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Resistance

May 11, 2007

Resistance

What’s a perfect rock anthem? Here’s my criteria:

  • Motion: The beat has to move forward, be contagious. When you hear it, you can’t not move.
  • Sloppy: It has to be almost drunk…John Shirley put it best in Eclipse: each chord peacock-tailing off into perfect distortion.
  • Anger: It isn’t rock if it doesn’t say “Fuck you”. Period.
  • Defiance: Raw, guttural, feral: I will not bow down. I will not give up. I will not be what you want me to be. I will never abandon you. I will keep faith.

And I will resist.

You can’t defeat me.

I will resist.

And that is the heart of the matter. So let’s talk about resistance. Let’s talk about Albert Camus.

Camus was part of the French resistance during World War II. He was Algerian. He was wrongly associated with Sartre and existentialism. His death was banal: a car accident.

The Rebel is his most cogent expression of the difference he perceived between revolution and rebellion. His central question: can you justify murder? Not just murder of individuals, but murder on a mass scale. He didn’t consider war to be a special case.

Camus’ theory goes something like this: the revolutionary is primarily concerned with bringing about a new social order, the rebel with restoring to society something that has been lost, or buried under hypocrisy.

Because the revolutionary is bringing something into the world that is new, his only option is violence. Because the rebel is attempting to restore something that has been lost, he has the option of resisting society any way he chooses.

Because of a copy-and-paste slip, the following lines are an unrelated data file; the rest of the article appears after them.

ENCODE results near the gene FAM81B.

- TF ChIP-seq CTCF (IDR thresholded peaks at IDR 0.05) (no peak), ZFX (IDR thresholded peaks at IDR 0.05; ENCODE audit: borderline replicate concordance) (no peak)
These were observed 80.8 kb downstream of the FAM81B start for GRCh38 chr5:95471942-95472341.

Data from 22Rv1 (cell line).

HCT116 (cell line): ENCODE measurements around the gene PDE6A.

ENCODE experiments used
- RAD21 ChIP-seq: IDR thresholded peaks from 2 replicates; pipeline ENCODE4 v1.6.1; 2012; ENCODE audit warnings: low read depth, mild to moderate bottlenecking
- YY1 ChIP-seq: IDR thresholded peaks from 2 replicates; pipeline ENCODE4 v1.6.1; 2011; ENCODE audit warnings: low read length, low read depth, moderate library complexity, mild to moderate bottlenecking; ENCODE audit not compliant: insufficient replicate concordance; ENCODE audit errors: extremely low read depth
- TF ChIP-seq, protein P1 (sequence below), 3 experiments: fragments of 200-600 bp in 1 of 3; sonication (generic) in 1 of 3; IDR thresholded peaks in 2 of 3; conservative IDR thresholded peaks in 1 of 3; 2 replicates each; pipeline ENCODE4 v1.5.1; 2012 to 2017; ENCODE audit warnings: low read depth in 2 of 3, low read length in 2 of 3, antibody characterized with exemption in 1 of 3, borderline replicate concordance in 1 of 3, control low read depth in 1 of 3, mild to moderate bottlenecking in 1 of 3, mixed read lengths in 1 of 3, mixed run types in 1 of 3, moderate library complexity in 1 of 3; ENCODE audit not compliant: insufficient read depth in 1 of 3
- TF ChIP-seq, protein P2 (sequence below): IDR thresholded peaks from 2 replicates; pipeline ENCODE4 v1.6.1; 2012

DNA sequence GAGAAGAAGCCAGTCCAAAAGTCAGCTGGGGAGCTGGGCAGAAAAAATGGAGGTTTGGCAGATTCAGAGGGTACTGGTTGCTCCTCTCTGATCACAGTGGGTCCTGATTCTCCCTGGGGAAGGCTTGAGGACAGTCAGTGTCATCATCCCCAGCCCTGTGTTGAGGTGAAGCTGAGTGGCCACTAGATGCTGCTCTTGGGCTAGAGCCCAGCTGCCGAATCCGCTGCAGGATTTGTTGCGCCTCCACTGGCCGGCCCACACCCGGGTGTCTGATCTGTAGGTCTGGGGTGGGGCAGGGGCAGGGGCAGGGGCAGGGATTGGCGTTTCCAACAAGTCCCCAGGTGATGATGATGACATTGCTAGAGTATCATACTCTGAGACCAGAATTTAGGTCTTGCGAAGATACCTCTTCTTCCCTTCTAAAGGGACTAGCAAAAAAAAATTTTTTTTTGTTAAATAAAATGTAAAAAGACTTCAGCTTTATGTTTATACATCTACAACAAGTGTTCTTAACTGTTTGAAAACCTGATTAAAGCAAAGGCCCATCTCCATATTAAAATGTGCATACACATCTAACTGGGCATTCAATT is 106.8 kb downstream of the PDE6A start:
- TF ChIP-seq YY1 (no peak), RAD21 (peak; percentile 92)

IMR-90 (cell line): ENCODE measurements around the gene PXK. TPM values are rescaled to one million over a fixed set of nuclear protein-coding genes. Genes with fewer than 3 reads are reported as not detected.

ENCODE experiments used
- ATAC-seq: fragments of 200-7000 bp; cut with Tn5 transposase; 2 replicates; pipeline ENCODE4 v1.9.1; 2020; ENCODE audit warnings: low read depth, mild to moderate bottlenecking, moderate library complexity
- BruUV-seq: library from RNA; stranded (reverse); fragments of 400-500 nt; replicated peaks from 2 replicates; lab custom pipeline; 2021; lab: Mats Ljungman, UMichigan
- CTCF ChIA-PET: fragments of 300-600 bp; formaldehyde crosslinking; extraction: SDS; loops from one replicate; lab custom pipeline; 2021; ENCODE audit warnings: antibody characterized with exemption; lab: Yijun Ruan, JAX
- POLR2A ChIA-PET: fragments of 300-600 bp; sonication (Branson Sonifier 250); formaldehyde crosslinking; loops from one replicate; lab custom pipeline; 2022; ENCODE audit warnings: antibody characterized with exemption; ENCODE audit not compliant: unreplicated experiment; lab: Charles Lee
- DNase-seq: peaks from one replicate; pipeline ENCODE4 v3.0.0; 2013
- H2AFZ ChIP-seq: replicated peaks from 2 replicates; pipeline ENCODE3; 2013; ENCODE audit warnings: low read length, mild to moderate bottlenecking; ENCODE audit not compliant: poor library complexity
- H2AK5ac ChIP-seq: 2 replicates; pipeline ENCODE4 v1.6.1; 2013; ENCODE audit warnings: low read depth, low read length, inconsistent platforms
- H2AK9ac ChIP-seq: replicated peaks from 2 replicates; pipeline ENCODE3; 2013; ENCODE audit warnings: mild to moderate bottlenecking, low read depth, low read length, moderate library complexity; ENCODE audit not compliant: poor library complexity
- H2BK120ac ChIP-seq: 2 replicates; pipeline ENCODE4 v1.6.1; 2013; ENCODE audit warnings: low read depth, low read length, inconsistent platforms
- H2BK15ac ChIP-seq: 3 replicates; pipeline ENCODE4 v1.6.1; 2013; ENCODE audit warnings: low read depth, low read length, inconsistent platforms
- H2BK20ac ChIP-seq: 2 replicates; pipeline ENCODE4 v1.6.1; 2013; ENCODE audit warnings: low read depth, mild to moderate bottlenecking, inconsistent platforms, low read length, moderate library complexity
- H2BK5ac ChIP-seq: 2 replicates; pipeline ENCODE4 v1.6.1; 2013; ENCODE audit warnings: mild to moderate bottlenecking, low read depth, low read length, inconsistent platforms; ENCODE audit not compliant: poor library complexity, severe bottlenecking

The revolutionary must enforce this new structure on society; thus all revolutions end in fascism (the French and Russian revolutions are the most obvious cases). The rebel doesn’t have to enforce anything; he is restoring something that has been lost.

Revolution tries to make the world a better place by forcing society into the straightjacket of a new set of rules. Rebellion tries to make a world a better place by ensuring the one rule already there is followed, a rule that’s pretty fucking simple: love each other.

A revolutionary looks at the face of society and says, “everything is wrong, and everything must be replaced. And the only way to do that is through force. And it must be reinforced and maintained through force.”

A rebel looks at the face of society and says, “you are not following your own rules, and have become corrupt. The chasm between what you are saying and what you actually do has become too wide. And I will not submit to this. I will resist. And I will resist until the chasm is gone.”

“I will resist.”

Resistance does not need to kill.

Resistance takes the place of a Jew on a Nazi firing line.

Resistance takes a picture of a naked girl covered in napalm.

Resistance writes a novel about the price one woman is willing to pay to follow her heart.

Resistance stayed in Rwanda with untrained poorly-equipped soldiers, walking through towns where the entire population had been dismembered with machetes, a thin blue armband the only protection.

Resistance met an entire army in the air with 3 biplanes named Faith, Hope, and Charity. They were never shot down.

Resistance is a single man speaking up.

Resistance finds the clarity and love in insanity.

Resistance has a dream.

So, with me so far?

Or are you wondering what the hell this has to do with a picture of Bono? Let’s get to that, too.

Resistance is standing on a stage wearing a London Underground t-shirt the day after it was bombed, and says one thing:

“We will resist. We will love. We can’t be defeated.”

And that is the perfect rock anthem.

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